Chinese by Blood, Pinoy at Heart

Words by Alfred Olivan

Photos by Alfred Olivan

*Photos taken from Independent.co.uk (Cory Aquino) and Manila Bulletin (Jose Mari Chan)

Small eyes, fair skin, a different culture, and a different language. These are just some of the characteristics the Mainland Chinese and the Chinese-Filipinos share. Despite these similarities, one can say that both are entirely different people in character and in culture. 

Mainland Chinese or “mainlanders” are described as people who are born and raised in areas under the governance of the People’s Republic of China. These people come from provinces like Hainan, Guangdong, Beijing, and the like, with the exception of Macau, Hong Kong, and Taiwan. Chinese-Filipinos or “Tsinoys,” on the other hand, are people of Chinese descent who grew up in the Philippines.

They can be children or descendants of mainland Chinese immigrants that came to settle in the Philippines. The two groups also differ in their religious beliefs and practices. A survey by the Council on Foreign Religions found that Mainlanders who practice religion are mostly Buddhists, but due to the Chinese government’s promotion of “state atheism” which is led by the Chinese Communist Party (CCP), a large portion of the Chinese population does not practice religion at all. For Chinese-Filipinos however, a research by Teresita Ang-See titled “Chinese in the Philippines” shows that the community is usually part of a religious group where most of them (70%) are known to practice Christianity.

Aside from the more obvious differences between mainlanders and Chinese-Filipinos, where does the differentiation really begin? Both have Chinese blood and yet act completely different from one another. What could be the defining factor that separates these two communities? According to Arturo Pacho’s study titled “The Chinese Community in the Philippines: Status and Conditions,” in contrast to mainlanders, Chinese-Filipinos originated from the Philippines, which meant that these people may be of Chinese descent, but grew up surrounded in Philippine culture and values. In a sense, the community is still “part mainlander,” but it was through the union of the two ethnicities that gave birth to what we now refer to as Tsinoys (Tsino-Pinoy). The Tsinoys were gradually taken in by the Filipino people, and through this, the community was raised in both Filipino and Chinese cultures, retaining the Chinese blood within them while still being citizens of the country they were born in.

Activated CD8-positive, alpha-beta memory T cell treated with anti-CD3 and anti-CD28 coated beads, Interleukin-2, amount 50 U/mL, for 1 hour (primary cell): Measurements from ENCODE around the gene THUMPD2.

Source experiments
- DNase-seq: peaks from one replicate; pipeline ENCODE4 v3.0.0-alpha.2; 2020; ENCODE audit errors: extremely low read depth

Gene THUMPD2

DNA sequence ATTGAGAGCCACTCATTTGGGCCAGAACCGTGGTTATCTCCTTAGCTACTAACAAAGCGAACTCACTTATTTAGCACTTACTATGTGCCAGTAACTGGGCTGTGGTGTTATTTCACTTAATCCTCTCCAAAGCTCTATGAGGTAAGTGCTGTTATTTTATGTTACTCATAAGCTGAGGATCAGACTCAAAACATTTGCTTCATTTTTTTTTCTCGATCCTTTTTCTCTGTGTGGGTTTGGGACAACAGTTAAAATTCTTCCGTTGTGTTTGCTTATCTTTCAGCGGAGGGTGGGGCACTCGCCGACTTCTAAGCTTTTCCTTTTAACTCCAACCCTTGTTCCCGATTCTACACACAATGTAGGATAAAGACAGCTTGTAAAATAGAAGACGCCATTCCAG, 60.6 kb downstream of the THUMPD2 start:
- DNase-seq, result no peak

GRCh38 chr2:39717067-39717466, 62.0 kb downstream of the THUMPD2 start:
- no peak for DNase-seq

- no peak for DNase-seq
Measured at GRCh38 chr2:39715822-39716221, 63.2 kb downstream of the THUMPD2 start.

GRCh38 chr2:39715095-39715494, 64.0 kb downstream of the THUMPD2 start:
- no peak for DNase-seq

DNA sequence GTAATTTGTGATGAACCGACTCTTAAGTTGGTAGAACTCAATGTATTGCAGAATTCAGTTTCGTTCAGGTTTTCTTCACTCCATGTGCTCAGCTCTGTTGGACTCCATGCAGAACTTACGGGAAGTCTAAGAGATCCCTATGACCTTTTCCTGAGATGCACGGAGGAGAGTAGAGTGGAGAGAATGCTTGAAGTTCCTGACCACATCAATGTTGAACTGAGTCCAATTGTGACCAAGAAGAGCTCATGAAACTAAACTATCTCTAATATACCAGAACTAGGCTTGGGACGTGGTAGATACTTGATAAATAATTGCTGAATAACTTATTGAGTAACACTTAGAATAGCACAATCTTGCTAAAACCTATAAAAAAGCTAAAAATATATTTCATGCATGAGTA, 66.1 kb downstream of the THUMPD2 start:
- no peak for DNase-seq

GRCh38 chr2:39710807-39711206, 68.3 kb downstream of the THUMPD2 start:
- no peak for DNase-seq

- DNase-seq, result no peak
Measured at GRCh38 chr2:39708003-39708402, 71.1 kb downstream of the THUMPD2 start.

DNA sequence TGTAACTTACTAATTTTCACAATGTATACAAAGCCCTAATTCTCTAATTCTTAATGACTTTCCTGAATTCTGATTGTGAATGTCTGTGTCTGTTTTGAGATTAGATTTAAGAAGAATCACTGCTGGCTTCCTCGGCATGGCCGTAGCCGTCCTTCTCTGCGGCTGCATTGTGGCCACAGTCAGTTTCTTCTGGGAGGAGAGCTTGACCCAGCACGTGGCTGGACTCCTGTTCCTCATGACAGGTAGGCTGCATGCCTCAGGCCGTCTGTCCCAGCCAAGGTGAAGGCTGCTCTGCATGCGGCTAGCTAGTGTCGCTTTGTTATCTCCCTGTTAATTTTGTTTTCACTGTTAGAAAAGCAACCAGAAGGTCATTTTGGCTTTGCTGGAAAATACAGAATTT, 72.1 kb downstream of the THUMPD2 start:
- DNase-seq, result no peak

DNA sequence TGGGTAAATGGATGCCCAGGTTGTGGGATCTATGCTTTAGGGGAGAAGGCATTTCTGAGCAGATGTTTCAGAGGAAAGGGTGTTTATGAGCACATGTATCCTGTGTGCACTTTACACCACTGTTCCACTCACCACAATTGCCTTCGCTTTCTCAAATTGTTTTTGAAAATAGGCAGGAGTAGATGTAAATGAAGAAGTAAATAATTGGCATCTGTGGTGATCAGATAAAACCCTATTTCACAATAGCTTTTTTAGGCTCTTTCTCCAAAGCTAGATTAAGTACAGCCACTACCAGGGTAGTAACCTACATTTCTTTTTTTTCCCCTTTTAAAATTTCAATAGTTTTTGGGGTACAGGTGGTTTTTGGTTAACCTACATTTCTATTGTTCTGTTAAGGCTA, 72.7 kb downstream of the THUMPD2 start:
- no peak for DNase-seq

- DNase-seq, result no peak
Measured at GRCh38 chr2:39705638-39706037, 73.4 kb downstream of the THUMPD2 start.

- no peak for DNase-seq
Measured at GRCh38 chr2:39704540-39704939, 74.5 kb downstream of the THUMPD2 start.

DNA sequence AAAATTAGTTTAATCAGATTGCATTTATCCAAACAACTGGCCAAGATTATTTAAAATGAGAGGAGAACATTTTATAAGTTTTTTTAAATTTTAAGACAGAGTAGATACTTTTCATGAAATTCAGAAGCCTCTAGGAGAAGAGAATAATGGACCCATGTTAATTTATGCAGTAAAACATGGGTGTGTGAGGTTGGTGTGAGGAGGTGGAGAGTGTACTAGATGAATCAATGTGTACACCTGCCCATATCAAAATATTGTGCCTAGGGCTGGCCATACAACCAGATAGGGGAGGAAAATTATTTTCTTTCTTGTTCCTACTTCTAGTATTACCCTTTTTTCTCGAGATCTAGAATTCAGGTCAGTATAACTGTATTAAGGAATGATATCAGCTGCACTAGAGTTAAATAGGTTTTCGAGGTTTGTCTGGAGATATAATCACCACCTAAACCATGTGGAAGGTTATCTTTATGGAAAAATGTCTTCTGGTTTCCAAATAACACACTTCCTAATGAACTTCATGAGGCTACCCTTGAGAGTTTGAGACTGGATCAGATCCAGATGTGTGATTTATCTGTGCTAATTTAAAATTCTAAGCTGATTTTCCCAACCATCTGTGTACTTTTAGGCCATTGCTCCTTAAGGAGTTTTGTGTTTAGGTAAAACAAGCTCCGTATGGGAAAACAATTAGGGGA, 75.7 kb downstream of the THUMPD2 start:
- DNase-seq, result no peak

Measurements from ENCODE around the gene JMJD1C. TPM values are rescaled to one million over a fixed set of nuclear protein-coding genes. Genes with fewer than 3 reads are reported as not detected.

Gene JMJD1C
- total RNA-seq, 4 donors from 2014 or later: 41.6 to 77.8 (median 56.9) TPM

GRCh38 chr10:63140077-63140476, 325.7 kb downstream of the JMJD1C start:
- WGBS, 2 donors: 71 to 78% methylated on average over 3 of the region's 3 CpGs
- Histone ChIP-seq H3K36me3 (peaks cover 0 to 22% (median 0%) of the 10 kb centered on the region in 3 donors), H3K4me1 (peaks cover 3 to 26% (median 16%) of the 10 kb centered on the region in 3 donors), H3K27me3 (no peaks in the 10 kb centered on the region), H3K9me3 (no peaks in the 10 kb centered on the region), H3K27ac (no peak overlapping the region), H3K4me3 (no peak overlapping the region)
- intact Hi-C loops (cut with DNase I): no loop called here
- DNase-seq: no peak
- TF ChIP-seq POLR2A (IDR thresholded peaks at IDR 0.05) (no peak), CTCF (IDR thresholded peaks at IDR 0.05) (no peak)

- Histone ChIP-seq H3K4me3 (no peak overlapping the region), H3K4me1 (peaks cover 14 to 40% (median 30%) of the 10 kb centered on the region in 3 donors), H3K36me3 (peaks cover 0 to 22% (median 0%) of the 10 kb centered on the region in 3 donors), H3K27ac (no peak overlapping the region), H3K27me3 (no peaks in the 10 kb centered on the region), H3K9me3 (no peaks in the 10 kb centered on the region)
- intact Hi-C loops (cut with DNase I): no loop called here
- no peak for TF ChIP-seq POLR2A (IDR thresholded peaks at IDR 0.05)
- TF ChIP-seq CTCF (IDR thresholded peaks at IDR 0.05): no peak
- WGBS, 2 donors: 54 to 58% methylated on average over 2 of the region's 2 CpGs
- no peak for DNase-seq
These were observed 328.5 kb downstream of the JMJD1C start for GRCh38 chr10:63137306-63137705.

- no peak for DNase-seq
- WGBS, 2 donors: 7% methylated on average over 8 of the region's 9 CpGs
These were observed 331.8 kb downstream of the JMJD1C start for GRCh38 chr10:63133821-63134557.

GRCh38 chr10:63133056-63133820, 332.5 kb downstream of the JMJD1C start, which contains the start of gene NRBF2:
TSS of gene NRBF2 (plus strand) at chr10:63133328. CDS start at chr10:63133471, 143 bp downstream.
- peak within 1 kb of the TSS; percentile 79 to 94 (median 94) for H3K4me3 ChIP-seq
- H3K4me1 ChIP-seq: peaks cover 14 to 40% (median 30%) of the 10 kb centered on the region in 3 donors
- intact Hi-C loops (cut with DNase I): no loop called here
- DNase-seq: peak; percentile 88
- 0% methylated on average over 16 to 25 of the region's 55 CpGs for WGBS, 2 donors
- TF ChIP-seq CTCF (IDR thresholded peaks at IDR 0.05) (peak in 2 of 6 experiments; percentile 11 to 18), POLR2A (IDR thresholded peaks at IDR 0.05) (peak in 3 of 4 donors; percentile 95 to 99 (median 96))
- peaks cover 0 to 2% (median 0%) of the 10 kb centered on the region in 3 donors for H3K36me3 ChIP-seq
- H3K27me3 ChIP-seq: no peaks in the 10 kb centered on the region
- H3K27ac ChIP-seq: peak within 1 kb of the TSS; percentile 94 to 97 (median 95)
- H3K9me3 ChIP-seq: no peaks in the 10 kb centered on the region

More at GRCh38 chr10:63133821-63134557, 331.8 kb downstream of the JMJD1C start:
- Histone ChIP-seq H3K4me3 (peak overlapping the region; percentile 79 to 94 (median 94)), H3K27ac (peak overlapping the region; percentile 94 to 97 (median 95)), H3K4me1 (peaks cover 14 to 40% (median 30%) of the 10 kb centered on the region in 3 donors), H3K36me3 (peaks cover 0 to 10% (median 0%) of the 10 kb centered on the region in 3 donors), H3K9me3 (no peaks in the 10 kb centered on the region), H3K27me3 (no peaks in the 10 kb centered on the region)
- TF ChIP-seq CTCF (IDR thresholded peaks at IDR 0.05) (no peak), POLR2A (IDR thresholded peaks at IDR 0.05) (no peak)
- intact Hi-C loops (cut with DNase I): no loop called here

Reports from media outlets like ABS-CBN and the Inquirer show the inconsiderate and rude behavior of mainlanders, from when Chinese students threw taho at a police officer, to Chinese companies illegally operating gambling facilities in the country. It’s sad to say that despite the differences of mainlanders from Tsinoys, there are still moments where both are bundled together by the people as just “Chinese.” Words such as “rude,” “condescending,” and “above the law” come into mind when the term “Chinese” is brought up in conversations due to the recent issues that have been revolving around them. It’s already bad that their community is associated with negative connotations, but it’s worse that Tsinoys have to take the brunt of that reputation simply because of their Chinese descent.

The Tsinoy community, however, considers itself Filipino in a sense that they aren’t just “Chinese living in the Philippines.” They may celebrate Chinese festivals, like the Lunar New Year, but these people also partake in Filipino festivals and holidays, such as Buwan ng Wika or the EDSA People Power anniversary. Growing up, they would learn Filipino and English in school but speak Hokkien at home. They would also practice Chinese calligraphy and the English alphabet at the same time, often needing to master both and not just one. On weddings, one might wear a Cheongsam to one then wear a Barong to another, but when the time comes that they are the ones to be wed, there could be a very big kan-chiu or a more personal kasal. Being a Chinese-Filipino in the Philippines doesn’t mean shutting out one culture for the other. Despite being of Chinese descent, the community was raised in the Philippines, and it is through the mixing and adapting of these two cultures that give the Chinese-Filipinos their unique identity, retaining the Chinese in their blood and keeping the Philippines in their heart.

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